Sstorm aims to be a better alternative to Amazon’s Global Store, with zero import fees and taxesHarshith Mallya
"A lot of times, people don't know what they want until you show it to them." — Steve Jobs.
Sstorm aims to help Indians 'window shop' interesting products from around the world and then 'hit' buy without having to pay import fees and taxes.
While e-commerce players in India are going through tough times with ‘rightsizing’, the appeal of cross-border e-commerce is catching on and is currently estimated to account for more than 25 percent of total global e-commerce sales. In October 2016, Amazon launched Amazon Global Store in India. San Francisco-headquartered Wish is another player in this space but currently does not ship to India.
Meanwhile, Indian sellers have been leveraging platforms like Alibaba and international logistics players to ship their products globally. Shipping products globally comes at a price, though — customers generally have to foot the bill for customs duties, import charges and taxes.
A five-member cross-border team based out of India (Mumbai) and the US aims to change that, though. Their website, Sstorm, claims to reimagine international shopping. The company website states their USP thus:
$80 in the US, $80 at your doorstep.
Starting up — Zero to One vs One to N
Sstorm was founded by the team of Armaan Gandhi, Anup Gandhi, Sahej Sethi, Arzan Irani and Ryan LaValle. Armaan came up with the idea for Sstorm as a pivot for his earlier startup Xyra Technologies, which made and sold consumer electronic devices.
Based on his experience in the sector and the constant pace of global innovation, Armaan realised that constantly innovating in the hardware space was tough, as that needed one to have deep pockets to keep up with global giants. Innovating and creating a product from scratch, or going from Zero to One, the philosophy outlined in Peter Thiel’s book, is tough. Armaan further realised that going from One to N, or achieving growth, is also a big challenge. A lot of hardware startups and platforms find it difficult to expand in their local and foreign markets. So, Armaan thought,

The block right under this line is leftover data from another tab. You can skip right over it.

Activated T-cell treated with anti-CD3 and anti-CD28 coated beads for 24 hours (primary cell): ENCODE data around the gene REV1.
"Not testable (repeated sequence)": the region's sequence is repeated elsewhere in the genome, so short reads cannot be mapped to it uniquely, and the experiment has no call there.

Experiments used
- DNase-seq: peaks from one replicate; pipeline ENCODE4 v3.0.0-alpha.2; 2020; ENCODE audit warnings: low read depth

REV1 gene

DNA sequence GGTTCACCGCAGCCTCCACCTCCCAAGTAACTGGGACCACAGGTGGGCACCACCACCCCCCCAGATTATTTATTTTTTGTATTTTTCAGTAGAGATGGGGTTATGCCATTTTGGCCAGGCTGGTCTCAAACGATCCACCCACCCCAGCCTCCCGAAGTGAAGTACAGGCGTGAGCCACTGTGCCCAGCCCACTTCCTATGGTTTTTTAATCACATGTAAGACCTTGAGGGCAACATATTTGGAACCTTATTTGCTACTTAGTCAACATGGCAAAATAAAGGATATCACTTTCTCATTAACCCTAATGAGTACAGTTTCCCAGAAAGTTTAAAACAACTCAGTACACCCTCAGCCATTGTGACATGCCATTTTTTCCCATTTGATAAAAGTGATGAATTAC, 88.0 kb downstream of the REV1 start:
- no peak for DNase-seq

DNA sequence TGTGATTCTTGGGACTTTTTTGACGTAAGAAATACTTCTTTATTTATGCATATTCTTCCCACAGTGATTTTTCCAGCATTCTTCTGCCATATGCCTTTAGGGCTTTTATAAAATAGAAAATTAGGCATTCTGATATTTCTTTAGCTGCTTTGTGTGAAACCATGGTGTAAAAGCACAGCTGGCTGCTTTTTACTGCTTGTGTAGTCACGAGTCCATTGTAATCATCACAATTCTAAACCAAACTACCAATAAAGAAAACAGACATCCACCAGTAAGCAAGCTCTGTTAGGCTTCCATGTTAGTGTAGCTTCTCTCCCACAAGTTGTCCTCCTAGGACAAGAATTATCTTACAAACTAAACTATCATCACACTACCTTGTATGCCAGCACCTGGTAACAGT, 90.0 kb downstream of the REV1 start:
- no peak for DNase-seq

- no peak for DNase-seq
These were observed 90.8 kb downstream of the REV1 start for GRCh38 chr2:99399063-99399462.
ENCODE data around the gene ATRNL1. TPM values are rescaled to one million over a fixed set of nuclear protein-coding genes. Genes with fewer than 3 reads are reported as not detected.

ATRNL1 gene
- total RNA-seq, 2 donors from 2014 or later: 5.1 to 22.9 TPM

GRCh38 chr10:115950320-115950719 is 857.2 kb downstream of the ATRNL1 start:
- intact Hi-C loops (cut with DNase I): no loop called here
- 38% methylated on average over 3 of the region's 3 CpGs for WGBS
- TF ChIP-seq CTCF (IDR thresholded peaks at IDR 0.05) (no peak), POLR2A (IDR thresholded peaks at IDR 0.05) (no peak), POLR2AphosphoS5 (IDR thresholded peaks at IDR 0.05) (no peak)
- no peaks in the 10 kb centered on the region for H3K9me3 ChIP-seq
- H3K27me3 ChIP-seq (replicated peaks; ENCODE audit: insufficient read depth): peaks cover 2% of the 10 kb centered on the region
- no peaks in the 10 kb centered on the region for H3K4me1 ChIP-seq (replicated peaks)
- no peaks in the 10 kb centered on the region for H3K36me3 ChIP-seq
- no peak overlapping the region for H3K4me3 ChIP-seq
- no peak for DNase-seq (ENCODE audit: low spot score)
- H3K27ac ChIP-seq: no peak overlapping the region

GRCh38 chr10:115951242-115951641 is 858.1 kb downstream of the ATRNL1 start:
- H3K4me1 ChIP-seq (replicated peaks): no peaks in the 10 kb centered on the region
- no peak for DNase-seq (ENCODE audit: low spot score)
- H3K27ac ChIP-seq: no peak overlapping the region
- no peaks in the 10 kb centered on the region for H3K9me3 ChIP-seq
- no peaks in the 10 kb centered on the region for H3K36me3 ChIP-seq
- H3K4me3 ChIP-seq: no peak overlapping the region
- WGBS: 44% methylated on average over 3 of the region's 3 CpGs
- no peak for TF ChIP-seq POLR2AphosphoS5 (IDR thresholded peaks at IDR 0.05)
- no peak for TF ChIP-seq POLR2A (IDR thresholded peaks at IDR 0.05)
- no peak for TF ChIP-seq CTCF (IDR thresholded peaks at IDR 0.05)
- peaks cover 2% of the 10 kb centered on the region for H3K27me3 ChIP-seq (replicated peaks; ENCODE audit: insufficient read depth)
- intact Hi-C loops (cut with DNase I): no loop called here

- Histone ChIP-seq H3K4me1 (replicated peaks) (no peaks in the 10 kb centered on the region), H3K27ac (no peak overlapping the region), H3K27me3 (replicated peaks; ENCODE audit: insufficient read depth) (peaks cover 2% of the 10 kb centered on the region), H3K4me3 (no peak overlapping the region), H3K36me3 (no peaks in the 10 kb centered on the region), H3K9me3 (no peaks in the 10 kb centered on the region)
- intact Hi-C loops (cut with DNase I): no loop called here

Why don’t we try and find innovative retailers from across the world and bring them to India. The next step was to create a way for companies to ship products to India without hassles like the bureaucracy and the need to create a bank account.
The aim was to bring to India niche products that are not available on more mainstream platforms like Amazon’s Global Store and offer them to consumers at a fair price. Armaan and his team noted that most international shipping platforms charge custom duties, shipping fees and additional taxes on goods, which can sometimes add up to almost 60 percent of the product’s selling price.
So, Sstorm started out with the goal of eliminating this and aims to provide products to customers at MRP, sans the additional shipping and duty charges. They bring down the cost of products by tying up with suppliers and also shipping products in bulk at regular cycles of 10-20 days.
After being in private beta for a few months, Sstorm was officially launched in India in January this year.
So, how does Sstorm work?
Customers need to sign up on the platform to view products listed on Sstorm. Like other e-commerce platforms, each product is accompanied by pictures, a product description and the final price. One additional detail included is about when the sale of a product ends.
Product link: Sstorm